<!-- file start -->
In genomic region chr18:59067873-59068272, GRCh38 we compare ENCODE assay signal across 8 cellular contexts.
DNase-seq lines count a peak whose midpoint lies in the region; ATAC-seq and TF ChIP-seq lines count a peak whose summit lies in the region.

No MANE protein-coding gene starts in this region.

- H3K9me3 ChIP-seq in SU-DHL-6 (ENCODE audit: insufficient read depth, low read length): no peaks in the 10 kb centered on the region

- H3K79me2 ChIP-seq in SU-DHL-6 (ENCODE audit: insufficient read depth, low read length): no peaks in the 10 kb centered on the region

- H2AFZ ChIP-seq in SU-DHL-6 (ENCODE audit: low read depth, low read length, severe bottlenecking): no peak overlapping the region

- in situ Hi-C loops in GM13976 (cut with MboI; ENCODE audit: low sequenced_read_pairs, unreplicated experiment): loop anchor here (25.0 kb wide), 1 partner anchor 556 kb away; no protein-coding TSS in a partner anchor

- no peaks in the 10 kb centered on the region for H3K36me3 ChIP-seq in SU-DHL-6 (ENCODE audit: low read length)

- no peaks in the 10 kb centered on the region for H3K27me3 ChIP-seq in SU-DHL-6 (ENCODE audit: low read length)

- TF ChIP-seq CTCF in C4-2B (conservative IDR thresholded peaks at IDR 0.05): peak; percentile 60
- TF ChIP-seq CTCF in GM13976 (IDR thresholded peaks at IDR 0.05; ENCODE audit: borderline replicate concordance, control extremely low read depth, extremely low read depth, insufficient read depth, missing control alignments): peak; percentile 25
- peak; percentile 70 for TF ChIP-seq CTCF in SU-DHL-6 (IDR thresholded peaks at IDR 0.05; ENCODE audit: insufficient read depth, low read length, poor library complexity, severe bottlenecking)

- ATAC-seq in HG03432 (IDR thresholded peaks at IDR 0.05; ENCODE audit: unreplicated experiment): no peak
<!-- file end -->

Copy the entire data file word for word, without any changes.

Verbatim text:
In genomic region chr18:59067873-59068272, GRCh38 we compare ENCODE assay signal across 8 cellular contexts.
DNase-seq lines count a peak whose midpoint lies in the region; ATAC-seq and TF ChIP-seq lines count a peak whose summit lies in the region.

No MANE protein-coding gene starts in this region.

- H3K9me3 ChIP-seq in SU-DHL-6 (ENCODE audit: insufficient read depth, low read length): no peaks in the 10 kb centered on the region

- H3K79me2 ChIP-seq in SU-DHL-6 (ENCODE audit: insufficient read depth, low read length): no peaks in the 10 kb centered on the region

- H2AFZ ChIP-seq in SU-DHL-6 (ENCODE audit: low read depth, low read length, severe bottlenecking): no peak overlapping the region

- in situ Hi-C loops in GM13976 (cut with MboI; ENCODE audit: low sequenced_read_pairs, unreplicated experiment): loop anchor here (25.0 kb wide), 1 partner anchor 556 kb away; no protein-coding TSS in a partner anchor

- no peaks in the 10 kb centered on the region for H3K36me3 ChIP-seq in SU-DHL-6 (ENCODE audit: low read length)

- no peaks in the 10 kb centered on the region for H3K27me3 ChIP-seq in SU-DHL-6 (ENCODE audit: low read length)

- TF ChIP-seq CTCF in C4-2B (conservative IDR thresholded peaks at IDR 0.05): peak; percentile 60
- TF ChIP-seq CTCF in GM13976 (IDR thresholded peaks at IDR 0.05; ENCODE audit: borderline replicate concordance, control extremely low read depth, extremely low read depth, insufficient read depth, missing control alignments): peak; percentile 25
- peak; percentile 70 for TF ChIP-seq CTCF in SU-DHL-6 (IDR thresholded peaks at IDR 0.05; ENCODE audit: insufficient read depth, low read length, poor library complexity, severe bottlenecking)

- ATAC-seq in HG03432 (IDR thresholded peaks at IDR 0.05; ENCODE audit: unreplicated experiment): no peak